|The Taj Mahal (PC: the Husband)|
Our wanderlust is insatiable, and to indulge in a city with its history is an experience that even if I can, I won't describe in words. Travel is an experience and words can never justify the experience.
As cliched as it is, Shayon and I officially got together on the 14th of Feb, 2005, and that means we have been together for 11 years. Each year it is the same story, oh so what are we doing? Which would usually lead to something that we do in any case on any other couples night. This year though, the closet romantic that my husband is, decided to do something super cheesy. He decided that we should go visit the Taj Mahal in Agra.
It is the monument of love, but mostly, because Husband had never seen the Taj Mahal. [He went for a couple of hours to Agra about a year back, but couldn't make it to the Taj (he had a flight to catch)]. So while, I had my first tryst with this 400 year old monument when I was 1, husband dear was yet to see the glorious mausoleum. So he set up our Valentines' Day there.
We left at 6.30 a.m. from Delhi (South Delhi) and took the Yamuna Expressway. The expressway is the extension of the Noida Expressway connecting to Greater Noida. And that road is a piece of art. I have seen it during the day, but even at night, it has been done beautifully. It is properly marked, 12 lane highway that makes Need For Speed a reality.
[TIP: The Yamuna Expressway is also known for its notorious nature. The road is made of a weird material, which heats the tyres up, and there have been many a incidents on that highway because of tyre bursts etc. This is mostly in summers, and therefore it is recommended that your tyres are checked and filled with the nitrogen air. During winters, its the fog, and the bender fenders are 30 cars long. You will be enticed by the highway to push the accelerator to the maximum. It is of course suggested, that speed limits are followed. ]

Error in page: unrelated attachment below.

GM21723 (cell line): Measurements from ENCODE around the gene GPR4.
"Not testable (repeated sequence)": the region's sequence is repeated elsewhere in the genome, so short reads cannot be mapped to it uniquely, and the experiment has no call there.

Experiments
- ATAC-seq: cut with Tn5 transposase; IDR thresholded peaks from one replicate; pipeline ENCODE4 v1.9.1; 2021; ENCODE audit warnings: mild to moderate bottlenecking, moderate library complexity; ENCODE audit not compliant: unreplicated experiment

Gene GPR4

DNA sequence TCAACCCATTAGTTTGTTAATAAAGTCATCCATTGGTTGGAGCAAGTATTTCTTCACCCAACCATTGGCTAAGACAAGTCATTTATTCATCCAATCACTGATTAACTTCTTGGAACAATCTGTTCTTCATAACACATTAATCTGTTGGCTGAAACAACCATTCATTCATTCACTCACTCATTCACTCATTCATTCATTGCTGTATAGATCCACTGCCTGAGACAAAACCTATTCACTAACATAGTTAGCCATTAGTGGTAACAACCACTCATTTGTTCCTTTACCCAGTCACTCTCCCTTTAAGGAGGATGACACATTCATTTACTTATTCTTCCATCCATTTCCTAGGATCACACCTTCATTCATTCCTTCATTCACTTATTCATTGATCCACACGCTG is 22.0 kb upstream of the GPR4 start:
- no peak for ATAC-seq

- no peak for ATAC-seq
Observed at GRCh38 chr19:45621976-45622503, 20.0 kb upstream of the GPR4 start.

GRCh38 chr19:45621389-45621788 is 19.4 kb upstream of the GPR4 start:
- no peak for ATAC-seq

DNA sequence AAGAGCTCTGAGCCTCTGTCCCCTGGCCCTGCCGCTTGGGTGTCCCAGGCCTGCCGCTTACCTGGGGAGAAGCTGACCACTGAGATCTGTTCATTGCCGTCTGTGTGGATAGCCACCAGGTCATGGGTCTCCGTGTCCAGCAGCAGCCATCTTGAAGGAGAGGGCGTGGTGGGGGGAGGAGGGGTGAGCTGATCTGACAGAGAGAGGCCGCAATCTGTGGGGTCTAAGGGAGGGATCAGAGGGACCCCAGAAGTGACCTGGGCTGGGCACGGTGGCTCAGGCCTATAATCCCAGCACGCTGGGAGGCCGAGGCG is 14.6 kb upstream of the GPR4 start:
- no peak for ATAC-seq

We reached Agra by 7.45 am, and then got to know that there is a marathon that is happening in Agra, so all roads leading to the Taj have been closed. They were to open by 10.00 a.m. and that sorta put a slight dent in our plans, because we were trying to avoid the crowds. With two hours to spare, we decided instead to go to Fathepur Sikri, lesser for its heritage value more because of the fond memories that I have of that place. We reached the fort by 9.30ish (Fathepur Sikri is about 40 kms from Agra) and was the original fort where the Mughals (Akbar) started staying and then moved to Agra due to paucity of water.
We were stopped by the guide, and were given some gyaan about how we will end up spending more if we don't take his services. We ended up taking the guide (his name was Irfan) and he made us park our car in front of a restaurant [There is a government sanctioned parking, quite far from the fort]. We parked our car and then he offered to take both of us on his bike till the entrance of the Fort. We decided to walk that distance of about 1/2 a kilometer. We approached the Fort from the backside/ alternate entrance. It was less crowded. You have to remove your shoes at the entrance. And we went inside the fort. The fort is basically a burial place for the Mughals, and there are quite a few tombs inside. There is a dargaah of a famous pir baba, where it is said that if you ask for something you will get it. The entire fort is made in the red-stone and the darghaah is in white. While it is claimed that the donations in the form of the chaddar, flowers and the dhaga are voluntary, it is encouraged by the vendors inside. We were shown the karigiri of the mughals, the optical illusions in the structure and a tunnel which apparently connects India to Pakistan, and Afganistan. This apparently was used as the escape route for the famous courtesan "Anarkali", when her execution was ordered by King Akbar (because she and the price Salim were having an affair, the family honor story).